Alberta Premier Jason Kenney (Photo: David J. Climenhaga).

The Globe and Mail’s Emma Graney strove mightily to insist Mart Kenney had a really big name, as well as a big band, once upon a time in Canadian music. He did, she reminded us, get admitted to the Order of Canada for his high notes. 

But unlike Glenn Miller, whose name the curriculum writers used to jazz up the same teaching unit, it wasn’t big enough to prevent him from being almost completely forgotten by 2021. The military aircraft carrying the similarly white American big band leader disappeared somewhere over the English Channel on a flight to Paris in December 1944. 

Of course, it’s possible Premier Kenney didn’t demand that old Mart, who died in 2006, be used in the unit, as Mr. Hudson suggested. A lot of Albertans, though, obviously feel it can’t be ruled out. 

Mr. Kenney certainly got shirty back on New Year’s Eve 2015 when someone tweeted something mean in response to his praise for “a fun song written by my grandmother Norma Locke & recorded by Mart Kenney, When I Get Back to Calgary.” 

“Unfortunate you feel moved to attack my deceased grandparents on Twitter,” huffed Mr. Kenney, then still the MP for Calgary Midnapore. “Happy new year.”

The unfortunate Glenn Miller, whose military aircraft disappeared over the English Channel in December 1944 (Photo: Billboard Magazine, Public Domain).

Well, perhaps it was just someone who wanted to suck up to the premier who slipped Mart’s name in. Maybe no one bothered check to see if this particular Kenney who recorded a song about Calgary was a relative of the premier who’d vowed the run the previous curriculum through the shredder. 

Since Bobby Gimby, the songwriter and bandleader famous for composing CA-NA-DA, the centennial anthem ubiquitous in 1967, once played in Mart Kenney’s band, maybe Mart’s best-known survivor thought his grandad should have been as famous.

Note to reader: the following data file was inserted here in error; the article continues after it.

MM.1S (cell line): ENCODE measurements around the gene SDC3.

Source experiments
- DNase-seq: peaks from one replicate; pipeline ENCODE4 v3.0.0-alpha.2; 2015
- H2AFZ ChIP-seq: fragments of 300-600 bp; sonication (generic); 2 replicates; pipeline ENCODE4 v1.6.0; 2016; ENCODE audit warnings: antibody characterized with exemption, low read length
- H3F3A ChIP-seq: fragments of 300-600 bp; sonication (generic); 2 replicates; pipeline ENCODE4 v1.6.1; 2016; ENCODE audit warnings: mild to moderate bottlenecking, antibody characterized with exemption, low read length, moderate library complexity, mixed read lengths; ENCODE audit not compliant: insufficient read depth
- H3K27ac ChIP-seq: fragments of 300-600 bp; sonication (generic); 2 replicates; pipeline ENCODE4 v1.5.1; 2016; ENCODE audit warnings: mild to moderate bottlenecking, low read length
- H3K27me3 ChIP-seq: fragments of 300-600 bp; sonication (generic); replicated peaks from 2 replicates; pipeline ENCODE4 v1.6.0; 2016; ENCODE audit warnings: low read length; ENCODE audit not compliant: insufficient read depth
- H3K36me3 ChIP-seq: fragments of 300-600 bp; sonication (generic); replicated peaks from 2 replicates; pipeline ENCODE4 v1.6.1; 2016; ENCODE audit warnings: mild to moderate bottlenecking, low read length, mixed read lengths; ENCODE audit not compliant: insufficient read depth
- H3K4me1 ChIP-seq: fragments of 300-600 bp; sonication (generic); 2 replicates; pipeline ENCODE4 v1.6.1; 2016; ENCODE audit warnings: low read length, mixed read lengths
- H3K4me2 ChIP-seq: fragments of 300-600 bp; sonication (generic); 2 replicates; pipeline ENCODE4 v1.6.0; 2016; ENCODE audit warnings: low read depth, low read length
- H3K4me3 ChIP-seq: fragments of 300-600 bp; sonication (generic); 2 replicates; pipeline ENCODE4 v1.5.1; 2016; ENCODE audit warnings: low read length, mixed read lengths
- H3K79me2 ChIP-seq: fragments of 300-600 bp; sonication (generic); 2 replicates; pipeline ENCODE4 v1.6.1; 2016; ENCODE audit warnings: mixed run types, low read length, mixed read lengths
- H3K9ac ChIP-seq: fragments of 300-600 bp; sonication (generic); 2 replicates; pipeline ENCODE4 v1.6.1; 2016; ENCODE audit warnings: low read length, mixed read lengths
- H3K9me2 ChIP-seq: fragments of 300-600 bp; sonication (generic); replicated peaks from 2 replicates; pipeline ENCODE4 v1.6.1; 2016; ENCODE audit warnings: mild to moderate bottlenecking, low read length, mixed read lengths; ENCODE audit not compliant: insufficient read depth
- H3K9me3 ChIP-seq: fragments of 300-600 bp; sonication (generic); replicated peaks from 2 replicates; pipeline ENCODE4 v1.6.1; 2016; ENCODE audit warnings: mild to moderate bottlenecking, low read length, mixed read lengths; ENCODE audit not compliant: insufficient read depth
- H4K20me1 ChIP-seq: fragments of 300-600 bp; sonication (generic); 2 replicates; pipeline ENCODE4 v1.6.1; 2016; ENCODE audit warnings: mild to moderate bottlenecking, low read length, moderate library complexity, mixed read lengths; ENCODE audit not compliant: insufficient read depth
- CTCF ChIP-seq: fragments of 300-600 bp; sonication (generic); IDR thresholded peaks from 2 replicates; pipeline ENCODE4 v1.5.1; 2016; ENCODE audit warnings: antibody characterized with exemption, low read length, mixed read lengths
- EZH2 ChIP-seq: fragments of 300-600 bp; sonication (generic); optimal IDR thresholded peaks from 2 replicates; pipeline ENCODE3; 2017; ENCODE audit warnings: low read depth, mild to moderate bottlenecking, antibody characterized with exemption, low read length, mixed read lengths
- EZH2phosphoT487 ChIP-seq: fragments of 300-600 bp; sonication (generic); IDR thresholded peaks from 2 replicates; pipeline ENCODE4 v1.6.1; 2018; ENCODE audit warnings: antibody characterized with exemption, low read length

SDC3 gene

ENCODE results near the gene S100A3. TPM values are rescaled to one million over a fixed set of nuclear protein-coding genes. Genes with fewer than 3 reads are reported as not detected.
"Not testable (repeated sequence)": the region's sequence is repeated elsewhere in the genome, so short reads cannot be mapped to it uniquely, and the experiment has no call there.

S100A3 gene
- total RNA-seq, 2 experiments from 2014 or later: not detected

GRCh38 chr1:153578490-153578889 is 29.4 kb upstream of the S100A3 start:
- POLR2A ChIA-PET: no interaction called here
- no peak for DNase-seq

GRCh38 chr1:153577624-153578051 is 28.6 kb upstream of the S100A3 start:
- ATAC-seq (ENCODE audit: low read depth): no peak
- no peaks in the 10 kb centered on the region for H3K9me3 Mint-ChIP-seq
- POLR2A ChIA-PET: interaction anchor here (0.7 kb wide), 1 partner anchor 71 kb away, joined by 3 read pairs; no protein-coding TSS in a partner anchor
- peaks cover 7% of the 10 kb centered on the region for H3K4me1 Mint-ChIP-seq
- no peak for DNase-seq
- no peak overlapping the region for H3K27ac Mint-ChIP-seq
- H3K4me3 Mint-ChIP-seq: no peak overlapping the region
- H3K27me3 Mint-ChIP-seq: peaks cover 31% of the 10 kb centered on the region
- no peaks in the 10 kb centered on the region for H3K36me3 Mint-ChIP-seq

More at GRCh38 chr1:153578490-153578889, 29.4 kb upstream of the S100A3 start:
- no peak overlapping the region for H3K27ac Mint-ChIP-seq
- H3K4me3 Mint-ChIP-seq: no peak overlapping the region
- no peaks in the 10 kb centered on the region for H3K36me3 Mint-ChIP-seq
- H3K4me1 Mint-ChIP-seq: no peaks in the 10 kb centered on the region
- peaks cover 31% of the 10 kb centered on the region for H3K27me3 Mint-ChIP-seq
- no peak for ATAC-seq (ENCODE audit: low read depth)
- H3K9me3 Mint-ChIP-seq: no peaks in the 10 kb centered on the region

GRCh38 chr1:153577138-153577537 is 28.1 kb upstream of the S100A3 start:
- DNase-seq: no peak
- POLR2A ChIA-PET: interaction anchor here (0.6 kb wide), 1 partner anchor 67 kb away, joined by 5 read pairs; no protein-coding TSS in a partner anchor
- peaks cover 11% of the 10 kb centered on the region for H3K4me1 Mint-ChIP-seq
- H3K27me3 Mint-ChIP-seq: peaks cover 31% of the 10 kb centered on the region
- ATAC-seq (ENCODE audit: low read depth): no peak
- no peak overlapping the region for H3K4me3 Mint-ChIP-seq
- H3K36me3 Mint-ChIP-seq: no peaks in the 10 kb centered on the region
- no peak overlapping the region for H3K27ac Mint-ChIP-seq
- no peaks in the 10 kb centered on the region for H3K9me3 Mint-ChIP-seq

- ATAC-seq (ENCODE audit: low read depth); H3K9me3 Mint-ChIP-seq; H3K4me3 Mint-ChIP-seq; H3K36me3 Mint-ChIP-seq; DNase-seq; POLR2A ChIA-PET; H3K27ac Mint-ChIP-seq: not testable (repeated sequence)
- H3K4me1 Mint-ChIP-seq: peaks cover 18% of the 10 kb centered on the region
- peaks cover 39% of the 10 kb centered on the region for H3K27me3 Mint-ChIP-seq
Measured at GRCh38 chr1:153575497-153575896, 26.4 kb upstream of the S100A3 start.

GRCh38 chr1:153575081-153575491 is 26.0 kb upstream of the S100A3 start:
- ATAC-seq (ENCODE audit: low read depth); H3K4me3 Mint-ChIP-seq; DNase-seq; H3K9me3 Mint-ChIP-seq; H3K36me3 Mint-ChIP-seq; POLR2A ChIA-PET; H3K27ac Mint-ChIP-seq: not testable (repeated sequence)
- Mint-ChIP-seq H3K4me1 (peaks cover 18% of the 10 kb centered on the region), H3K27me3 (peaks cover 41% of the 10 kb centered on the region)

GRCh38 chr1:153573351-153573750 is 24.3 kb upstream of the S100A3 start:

But does it really matter if Mart Kenney’s mysterious inclusion in the Alberta curriculum was the result of incompetence, malice, or uninspiring musical choices with a local angle?

No matter how it came about, asking a group of 12-year-olds to listen to a creaky big band piece about Cowtown isn’t going to make anyone sit up snap their fingers! Don’t believe me? Listen for yourself. 

The younger Mr. Kenney has some things beyond his name in common with his grandfather.

Trumpeter Bobby Gimby (Photo: Henry Fox, CBC).

Mart Kenney also had political ambitions. He unsuccessfully sought the Liberal nomination in North York, a Toronto riding, in 1968. Fortunately, the elder Mr. Kenney had the good sense to fail politically before he could hold national office and do any serious damage. Later in life he was elected municipal councillor in Mission, B.C. 

In addition, like the premier and despite having recorded a song about Calgary, Mart Kenney wasn’t really from around here. He was born in Toronto, where he grew up, and lived his last years on the B.C. Coast.

Meanwhile, sharp-eyed observers were noticing yesterday that controversial passages in the new curriculum are being revised on the fly without notification or comment. So perhaps Mart Kenney’s presence in the curriculum will prove to be as ephemeral as his musical career.